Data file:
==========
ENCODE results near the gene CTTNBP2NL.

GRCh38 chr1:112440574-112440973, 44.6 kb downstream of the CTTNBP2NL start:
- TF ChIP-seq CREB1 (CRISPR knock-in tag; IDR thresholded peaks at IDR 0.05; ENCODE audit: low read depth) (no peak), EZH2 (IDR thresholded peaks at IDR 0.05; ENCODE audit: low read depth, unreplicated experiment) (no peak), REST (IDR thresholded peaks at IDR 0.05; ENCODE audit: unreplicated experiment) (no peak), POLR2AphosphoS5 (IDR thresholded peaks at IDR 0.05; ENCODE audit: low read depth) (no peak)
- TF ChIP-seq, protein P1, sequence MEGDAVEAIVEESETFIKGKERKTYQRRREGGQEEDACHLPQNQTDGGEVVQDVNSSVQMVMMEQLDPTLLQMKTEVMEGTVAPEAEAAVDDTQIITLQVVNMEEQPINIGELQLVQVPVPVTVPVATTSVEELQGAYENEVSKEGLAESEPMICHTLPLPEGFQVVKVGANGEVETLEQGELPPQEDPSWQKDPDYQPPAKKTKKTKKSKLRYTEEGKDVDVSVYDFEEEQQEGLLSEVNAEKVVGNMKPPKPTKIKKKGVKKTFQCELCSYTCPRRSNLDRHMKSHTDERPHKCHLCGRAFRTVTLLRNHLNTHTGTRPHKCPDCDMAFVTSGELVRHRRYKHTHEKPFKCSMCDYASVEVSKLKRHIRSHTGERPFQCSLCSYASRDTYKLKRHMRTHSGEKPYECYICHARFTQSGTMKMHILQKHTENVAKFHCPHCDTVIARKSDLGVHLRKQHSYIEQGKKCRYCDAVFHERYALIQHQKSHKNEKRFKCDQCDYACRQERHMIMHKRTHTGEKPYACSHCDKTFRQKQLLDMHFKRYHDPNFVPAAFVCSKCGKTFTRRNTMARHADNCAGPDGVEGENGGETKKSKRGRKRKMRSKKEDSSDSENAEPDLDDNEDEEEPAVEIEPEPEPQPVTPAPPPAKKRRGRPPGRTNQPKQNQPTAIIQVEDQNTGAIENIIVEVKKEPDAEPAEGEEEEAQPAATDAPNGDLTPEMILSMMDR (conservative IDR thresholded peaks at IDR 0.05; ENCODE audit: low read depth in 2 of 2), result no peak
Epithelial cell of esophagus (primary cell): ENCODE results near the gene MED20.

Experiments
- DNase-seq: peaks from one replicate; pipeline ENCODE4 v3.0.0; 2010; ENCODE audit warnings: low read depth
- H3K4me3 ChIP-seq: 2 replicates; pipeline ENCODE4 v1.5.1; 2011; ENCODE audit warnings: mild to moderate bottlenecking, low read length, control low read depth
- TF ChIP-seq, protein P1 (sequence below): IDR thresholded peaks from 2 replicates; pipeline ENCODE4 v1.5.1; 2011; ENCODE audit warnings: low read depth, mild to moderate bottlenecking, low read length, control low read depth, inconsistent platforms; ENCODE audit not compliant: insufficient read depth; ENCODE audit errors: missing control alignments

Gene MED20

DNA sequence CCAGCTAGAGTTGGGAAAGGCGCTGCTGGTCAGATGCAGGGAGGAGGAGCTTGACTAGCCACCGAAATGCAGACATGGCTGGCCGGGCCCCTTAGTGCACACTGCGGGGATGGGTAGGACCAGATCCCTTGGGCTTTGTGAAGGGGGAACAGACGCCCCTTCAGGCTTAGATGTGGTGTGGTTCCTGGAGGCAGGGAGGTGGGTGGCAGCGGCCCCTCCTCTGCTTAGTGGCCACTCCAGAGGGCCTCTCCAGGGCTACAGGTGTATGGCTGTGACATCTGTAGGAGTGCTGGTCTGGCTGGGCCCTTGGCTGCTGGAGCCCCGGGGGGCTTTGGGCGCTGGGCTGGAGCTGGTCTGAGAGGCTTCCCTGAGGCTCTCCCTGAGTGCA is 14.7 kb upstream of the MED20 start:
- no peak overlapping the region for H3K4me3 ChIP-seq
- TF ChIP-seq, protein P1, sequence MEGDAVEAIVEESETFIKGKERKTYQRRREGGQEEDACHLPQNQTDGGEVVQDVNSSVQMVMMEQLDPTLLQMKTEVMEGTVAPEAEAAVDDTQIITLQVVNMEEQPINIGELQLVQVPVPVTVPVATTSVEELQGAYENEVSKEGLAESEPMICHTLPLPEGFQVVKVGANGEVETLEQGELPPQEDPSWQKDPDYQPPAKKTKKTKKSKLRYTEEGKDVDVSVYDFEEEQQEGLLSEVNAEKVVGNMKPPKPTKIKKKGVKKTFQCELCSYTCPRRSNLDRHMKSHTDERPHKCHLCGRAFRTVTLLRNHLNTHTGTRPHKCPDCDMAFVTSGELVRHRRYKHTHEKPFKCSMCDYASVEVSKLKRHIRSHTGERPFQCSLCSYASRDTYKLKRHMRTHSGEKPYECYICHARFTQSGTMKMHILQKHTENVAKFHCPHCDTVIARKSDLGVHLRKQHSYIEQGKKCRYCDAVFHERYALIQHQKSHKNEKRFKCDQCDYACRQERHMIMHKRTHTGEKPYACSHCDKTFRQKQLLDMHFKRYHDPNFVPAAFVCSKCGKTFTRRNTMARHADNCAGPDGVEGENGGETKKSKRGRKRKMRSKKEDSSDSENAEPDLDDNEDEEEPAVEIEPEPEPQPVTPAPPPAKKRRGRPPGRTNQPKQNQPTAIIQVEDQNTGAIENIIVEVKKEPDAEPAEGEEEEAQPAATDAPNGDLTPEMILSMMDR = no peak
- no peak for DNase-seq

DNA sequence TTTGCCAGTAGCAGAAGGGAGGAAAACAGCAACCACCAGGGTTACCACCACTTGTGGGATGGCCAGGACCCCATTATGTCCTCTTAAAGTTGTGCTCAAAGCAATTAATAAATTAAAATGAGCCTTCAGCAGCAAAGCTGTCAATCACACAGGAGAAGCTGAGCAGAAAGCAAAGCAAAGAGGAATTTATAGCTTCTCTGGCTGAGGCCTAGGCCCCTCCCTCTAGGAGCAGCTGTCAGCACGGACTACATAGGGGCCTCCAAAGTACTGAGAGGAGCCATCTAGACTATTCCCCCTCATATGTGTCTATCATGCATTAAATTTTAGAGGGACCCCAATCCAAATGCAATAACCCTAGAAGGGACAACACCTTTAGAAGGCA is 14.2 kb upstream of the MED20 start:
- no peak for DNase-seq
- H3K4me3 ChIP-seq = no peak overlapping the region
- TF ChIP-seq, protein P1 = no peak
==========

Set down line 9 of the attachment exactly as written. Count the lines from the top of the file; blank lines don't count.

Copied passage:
- TF ChIP-seq, protein P1 (sequence below): IDR thresholded peaks from 2 replicates; pipeline ENCODE4 v1.5.1; 2011; ENCODE audit warnings: low read depth, mild to moderate bottlenecking, low read length, control low read depth, inconsistent platforms; ENCODE audit not compliant: insufficient read depth; ENCODE audit errors: missing control alignments